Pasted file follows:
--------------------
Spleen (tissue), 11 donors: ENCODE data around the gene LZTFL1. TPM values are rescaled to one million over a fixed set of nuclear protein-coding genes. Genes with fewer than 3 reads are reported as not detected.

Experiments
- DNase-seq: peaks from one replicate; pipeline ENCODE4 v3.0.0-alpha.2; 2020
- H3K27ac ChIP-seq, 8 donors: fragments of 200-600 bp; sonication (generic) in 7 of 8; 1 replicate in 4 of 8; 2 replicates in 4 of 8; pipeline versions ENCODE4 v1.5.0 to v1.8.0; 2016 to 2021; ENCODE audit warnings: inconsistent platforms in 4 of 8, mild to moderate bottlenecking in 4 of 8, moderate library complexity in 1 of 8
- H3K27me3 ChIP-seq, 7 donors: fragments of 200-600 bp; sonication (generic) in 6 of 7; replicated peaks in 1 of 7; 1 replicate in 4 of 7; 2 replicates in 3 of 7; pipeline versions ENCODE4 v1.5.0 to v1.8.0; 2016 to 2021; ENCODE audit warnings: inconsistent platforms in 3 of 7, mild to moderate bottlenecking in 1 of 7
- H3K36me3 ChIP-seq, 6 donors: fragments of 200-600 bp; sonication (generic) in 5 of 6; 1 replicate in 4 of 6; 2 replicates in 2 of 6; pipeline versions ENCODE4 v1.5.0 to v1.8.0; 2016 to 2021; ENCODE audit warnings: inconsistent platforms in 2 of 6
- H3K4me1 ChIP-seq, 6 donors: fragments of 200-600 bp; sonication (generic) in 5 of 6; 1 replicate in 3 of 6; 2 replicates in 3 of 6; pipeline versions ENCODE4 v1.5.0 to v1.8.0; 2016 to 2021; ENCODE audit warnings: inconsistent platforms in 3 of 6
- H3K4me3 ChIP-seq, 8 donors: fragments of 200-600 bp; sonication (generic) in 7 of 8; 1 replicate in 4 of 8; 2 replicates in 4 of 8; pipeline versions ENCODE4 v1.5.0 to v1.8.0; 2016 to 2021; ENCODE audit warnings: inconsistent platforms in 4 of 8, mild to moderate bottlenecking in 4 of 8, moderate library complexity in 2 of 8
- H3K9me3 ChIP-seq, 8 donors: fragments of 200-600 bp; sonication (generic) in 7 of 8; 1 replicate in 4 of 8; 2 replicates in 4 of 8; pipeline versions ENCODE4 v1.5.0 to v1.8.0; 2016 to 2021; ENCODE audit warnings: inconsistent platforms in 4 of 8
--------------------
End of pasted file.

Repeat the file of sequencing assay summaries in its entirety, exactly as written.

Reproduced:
Spleen (tissue), 11 donors: ENCODE data around the gene LZTFL1. TPM values are rescaled to one million over a fixed set of nuclear protein-coding genes. Genes with fewer than 3 reads are reported as not detected.

Experiments
- DNase-seq: peaks from one replicate; pipeline ENCODE4 v3.0.0-alpha.2; 2020
- H3K27ac ChIP-seq, 8 donors: fragments of 200-600 bp; sonication (generic) in 7 of 8; 1 replicate in 4 of 8; 2 replicates in 4 of 8; pipeline versions ENCODE4 v1.5.0 to v1.8.0; 2016 to 2021; ENCODE audit warnings: inconsistent platforms in 4 of 8, mild to moderate bottlenecking in 4 of 8, moderate library complexity in 1 of 8
- H3K27me3 ChIP-seq, 7 donors: fragments of 200-600 bp; sonication (generic) in 6 of 7; replicated peaks in 1 of 7; 1 replicate in 4 of 7; 2 replicates in 3 of 7; pipeline versions ENCODE4 v1.5.0 to v1.8.0; 2016 to 2021; ENCODE audit warnings: inconsistent platforms in 3 of 7, mild to moderate bottlenecking in 1 of 7
- H3K36me3 ChIP-seq, 6 donors: fragments of 200-600 bp; sonication (generic) in 5 of 6; 1 replicate in 4 of 6; 2 replicates in 2 of 6; pipeline versions ENCODE4 v1.5.0 to v1.8.0; 2016 to 2021; ENCODE audit warnings: inconsistent platforms in 2 of 6
- H3K4me1 ChIP-seq, 6 donors: fragments of 200-600 bp; sonication (generic) in 5 of 6; 1 replicate in 3 of 6; 2 replicates in 3 of 6; pipeline versions ENCODE4 v1.5.0 to v1.8.0; 2016 to 2021; ENCODE audit warnings: inconsistent platforms in 3 of 6
- H3K4me3 ChIP-seq, 8 donors: fragments of 200-600 bp; sonication (generic) in 7 of 8; 1 replicate in 4 of 8; 2 replicates in 4 of 8; pipeline versions ENCODE4 v1.5.0 to v1.8.0; 2016 to 2021; ENCODE audit warnings: inconsistent platforms in 4 of 8, mild to moderate bottlenecking in 4 of 8, moderate library complexity in 2 of 8
- H3K9me3 ChIP-seq, 8 donors: fragments of 200-600 bp; sonication (generic) in 7 of 8; 1 replicate in 4 of 8; 2 replicates in 4 of 8; pipeline versions ENCODE4 v1.5.0 to v1.8.0; 2016 to 2021; ENCODE audit warnings: inconsistent platforms in 4 of 8